Is it not attainable?  Devils cannot love Him, but you can.  Souls in hell cannot love Him, but you can, if you would, for do you not have the means to help you to love Him?  Is He not preached to you?  Is not the Spirit striving with you?  What hinders you from loving Him but your unwillingness to love Him?  You have a will, but you complain of no power.  This is no excuse before God, who condemns your moral impotency as your sin, and this excuse as a part of your “will not.”  Though without the powerful workings of the grace and Spirit of God you cannot love Christ sincerely, yet this “cannot” is your “will not.”  For if, by the grace of God, you were enabled to will, you could and, if you were as willing to love Christ, as some now are, you could love Him as well as they.  You can, and do, love sin because you are willing; have but as great willingness to love Christ, as the world and sin, and then it may be said, not only that you can, but that you do love Christ.  However, though I am no asserter of the liberty and power of the will in things supernatural, nor an opposer of the necessity of the workings of the Spirit to enable a sinner to love Christ, yet it is most manifest that your unwillingness is the hindrance of such love, and this unwillingness is your weakness and your sin, of which you need to confess and repent before God.  Since, then, your unwillingness might, by grace, be removed, your love is possible.  Therefore, cease not till it be actual.  All that stands between you and love to Christ is your “will not.”  Christ has made love to Him easy for you, so do it.  How can you not?  How dare you not?  God help you.  Amen.

Thomas Doolittle (1630-1707) was an English Puritan pastor of the 17th century.  At his death, in 1707, at the age of 77, he was the last surviving pastor of the Great Ejection of 1662 (when more than 2,000 ministers were forcibly removed from their pastorates by the English government) to die.

William J. Gorrell (born in 1961) is pastor of Westminster Presbyterian Church (OPC) in Westminster, California.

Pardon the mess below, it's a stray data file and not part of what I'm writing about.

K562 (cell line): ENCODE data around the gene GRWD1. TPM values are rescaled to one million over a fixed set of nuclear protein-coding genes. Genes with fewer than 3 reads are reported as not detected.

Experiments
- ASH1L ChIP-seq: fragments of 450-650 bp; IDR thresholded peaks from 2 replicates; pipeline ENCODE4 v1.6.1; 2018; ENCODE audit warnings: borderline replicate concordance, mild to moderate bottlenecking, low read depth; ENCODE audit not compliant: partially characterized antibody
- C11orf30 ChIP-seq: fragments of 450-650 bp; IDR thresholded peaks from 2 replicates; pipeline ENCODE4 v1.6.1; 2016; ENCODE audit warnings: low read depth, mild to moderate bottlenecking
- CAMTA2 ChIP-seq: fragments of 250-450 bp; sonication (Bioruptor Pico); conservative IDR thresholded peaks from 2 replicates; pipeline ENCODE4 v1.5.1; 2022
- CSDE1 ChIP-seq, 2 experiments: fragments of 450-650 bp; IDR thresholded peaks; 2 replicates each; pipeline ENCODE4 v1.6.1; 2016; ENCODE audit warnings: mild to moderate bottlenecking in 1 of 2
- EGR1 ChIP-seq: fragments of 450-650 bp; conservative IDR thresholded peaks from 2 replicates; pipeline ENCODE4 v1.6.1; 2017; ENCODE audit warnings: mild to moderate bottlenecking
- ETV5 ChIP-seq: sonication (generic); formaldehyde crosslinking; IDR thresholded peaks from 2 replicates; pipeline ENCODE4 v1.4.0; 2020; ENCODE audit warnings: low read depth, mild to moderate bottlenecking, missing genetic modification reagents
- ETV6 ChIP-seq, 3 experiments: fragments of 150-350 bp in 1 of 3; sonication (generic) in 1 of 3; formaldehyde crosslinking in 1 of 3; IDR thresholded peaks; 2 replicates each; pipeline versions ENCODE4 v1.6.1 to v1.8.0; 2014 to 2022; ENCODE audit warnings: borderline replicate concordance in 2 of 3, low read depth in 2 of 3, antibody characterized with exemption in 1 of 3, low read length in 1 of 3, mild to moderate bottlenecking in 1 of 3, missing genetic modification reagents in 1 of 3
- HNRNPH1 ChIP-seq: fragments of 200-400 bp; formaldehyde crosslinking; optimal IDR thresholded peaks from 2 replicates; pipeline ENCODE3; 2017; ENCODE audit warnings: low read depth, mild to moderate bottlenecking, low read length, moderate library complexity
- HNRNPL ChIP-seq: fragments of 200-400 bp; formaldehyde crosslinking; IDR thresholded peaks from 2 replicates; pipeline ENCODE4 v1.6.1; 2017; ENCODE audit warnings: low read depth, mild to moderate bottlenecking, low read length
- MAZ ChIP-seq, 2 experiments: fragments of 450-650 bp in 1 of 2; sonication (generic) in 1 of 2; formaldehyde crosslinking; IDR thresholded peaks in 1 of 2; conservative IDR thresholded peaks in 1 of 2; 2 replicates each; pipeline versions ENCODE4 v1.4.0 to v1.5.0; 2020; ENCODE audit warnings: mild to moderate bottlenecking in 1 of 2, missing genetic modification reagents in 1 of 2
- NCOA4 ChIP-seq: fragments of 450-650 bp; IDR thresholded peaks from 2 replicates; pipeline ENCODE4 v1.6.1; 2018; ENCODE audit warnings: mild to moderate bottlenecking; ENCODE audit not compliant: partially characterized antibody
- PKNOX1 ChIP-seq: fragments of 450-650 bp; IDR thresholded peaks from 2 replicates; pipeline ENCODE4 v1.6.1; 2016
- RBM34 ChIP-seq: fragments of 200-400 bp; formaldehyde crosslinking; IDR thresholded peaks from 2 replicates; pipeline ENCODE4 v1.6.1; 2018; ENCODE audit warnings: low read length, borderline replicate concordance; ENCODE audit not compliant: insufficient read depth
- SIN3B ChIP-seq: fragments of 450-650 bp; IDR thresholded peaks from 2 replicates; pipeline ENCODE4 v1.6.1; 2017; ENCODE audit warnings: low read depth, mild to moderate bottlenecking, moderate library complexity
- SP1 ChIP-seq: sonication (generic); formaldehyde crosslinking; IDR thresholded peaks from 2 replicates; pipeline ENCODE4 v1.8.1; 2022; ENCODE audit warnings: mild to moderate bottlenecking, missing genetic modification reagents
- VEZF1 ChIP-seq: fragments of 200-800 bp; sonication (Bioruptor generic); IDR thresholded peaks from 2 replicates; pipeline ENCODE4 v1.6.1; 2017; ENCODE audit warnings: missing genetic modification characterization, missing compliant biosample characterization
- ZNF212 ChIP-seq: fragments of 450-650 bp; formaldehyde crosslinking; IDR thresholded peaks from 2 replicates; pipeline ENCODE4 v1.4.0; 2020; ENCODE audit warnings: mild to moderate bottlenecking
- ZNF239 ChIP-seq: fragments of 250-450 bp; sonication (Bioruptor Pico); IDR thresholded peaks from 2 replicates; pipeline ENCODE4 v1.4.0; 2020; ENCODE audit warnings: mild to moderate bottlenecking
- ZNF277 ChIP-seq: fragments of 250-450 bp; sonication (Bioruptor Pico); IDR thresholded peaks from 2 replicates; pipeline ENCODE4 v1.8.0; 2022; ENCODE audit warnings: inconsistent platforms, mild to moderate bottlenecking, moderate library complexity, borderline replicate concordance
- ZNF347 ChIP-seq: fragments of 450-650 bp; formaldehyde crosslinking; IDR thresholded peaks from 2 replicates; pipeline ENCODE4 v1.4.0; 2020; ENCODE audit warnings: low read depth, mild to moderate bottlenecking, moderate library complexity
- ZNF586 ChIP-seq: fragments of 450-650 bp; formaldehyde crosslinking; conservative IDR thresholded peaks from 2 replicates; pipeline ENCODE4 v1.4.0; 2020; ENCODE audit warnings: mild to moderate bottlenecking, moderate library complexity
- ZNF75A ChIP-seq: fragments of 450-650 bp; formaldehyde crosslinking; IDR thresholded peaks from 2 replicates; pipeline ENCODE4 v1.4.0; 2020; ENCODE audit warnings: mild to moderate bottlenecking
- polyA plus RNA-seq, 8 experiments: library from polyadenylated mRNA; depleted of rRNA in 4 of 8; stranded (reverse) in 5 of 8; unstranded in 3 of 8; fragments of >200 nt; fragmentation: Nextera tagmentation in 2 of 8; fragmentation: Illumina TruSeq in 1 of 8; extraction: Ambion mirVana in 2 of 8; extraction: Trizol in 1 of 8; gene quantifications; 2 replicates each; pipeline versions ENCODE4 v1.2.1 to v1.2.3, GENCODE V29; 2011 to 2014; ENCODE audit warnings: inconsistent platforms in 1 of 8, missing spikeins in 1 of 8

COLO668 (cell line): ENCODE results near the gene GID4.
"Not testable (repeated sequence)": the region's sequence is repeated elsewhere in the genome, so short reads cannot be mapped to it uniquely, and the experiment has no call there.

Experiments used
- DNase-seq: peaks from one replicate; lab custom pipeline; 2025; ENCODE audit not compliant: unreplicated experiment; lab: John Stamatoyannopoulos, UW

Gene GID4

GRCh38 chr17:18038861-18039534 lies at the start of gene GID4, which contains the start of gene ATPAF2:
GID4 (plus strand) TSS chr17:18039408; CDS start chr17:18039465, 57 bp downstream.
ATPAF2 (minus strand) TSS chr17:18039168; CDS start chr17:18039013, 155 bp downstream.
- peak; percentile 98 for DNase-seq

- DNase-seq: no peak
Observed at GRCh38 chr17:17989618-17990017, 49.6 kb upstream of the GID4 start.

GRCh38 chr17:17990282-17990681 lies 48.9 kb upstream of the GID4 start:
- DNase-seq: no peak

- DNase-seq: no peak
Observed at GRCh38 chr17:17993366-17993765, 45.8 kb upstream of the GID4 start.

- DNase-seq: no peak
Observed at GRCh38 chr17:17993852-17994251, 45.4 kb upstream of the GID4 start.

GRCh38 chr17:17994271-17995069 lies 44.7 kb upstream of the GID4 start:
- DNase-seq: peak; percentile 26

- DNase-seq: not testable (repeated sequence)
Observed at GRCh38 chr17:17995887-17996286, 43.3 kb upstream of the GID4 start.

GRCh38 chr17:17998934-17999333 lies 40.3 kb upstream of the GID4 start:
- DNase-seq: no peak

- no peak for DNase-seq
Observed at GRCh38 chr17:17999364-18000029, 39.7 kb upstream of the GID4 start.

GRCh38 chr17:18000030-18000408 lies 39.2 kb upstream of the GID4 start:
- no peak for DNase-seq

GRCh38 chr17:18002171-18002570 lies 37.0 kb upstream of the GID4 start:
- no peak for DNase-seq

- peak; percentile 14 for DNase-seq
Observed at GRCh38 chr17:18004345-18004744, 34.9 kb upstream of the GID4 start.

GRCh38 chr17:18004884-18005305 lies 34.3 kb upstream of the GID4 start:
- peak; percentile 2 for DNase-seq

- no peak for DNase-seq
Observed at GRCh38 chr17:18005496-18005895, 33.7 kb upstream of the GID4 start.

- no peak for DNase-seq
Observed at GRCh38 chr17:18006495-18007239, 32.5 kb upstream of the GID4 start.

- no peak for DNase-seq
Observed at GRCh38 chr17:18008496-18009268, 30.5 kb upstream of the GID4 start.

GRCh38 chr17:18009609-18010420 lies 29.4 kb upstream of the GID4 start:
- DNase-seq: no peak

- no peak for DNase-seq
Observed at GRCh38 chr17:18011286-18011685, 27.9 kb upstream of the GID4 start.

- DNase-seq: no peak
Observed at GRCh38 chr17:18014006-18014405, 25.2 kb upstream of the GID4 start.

From a Puritan – Part 1

Twenty Motives, or Pleas, that Christ Might Have the Love of Your Hearts

by Thomas Doolittle

Edited and Mildly Paraphrased by William J. Gorrell

One introductory remark may be helpful before coming to this fine summary of the believer’s necessity to love the Lord of grace and glory, and it is this: our question ought not to be, “Why should I love Jesus?” but rather, “How can I not love Him, who has so loved me?”  With this in mind, let us consider the high points from this Puritan’s little treatise. – William J. Gorrell

1.  Can you find a more excellent object for your love than Christ?

If you search through the whole creation of God, is there any like to Christ?  Are riches, honors, pleasures, relations, which you have loved, comparable to Christ, whom you ought to love?  Is not Christ a good most suited to you?  Are you not lost, undone, in danger of being damned?  Christ came to seek and to save that which was lost.  Are you not ignorant, dark, and blind?  Christ gives, and is, light to the world.  Are you not sick, and full of spiritual diseases?  Jesus is the good physician to your soul.  Are you not indebted, owing millions to God, of which you are not able to pay even the least penny?  Your Savior, who is rich, stooped low and became poor, and paid all of your debt.  Are you not polluted and unclean?  Jesus Christ is the only fount opened for sinners by which we may be washed clean and fresh as virgin snow.  He, then, is so suitable to you – how can you withhold anything from such a One?

2.  Tell me, has not Christ deserved your love by what He has suffered, done, given, purchased, promised, and prepared for those who love Him?

Behold His wounds, which He has endured for you!  Behold a crown of thorns on His head, that there may be a crown of glory set upon yours!  Behold Him dying, that you may live!  Behold Him suffering, that you may be saved!  Behold Him poor, that you may be made rich with the best, surest, and most durable riches!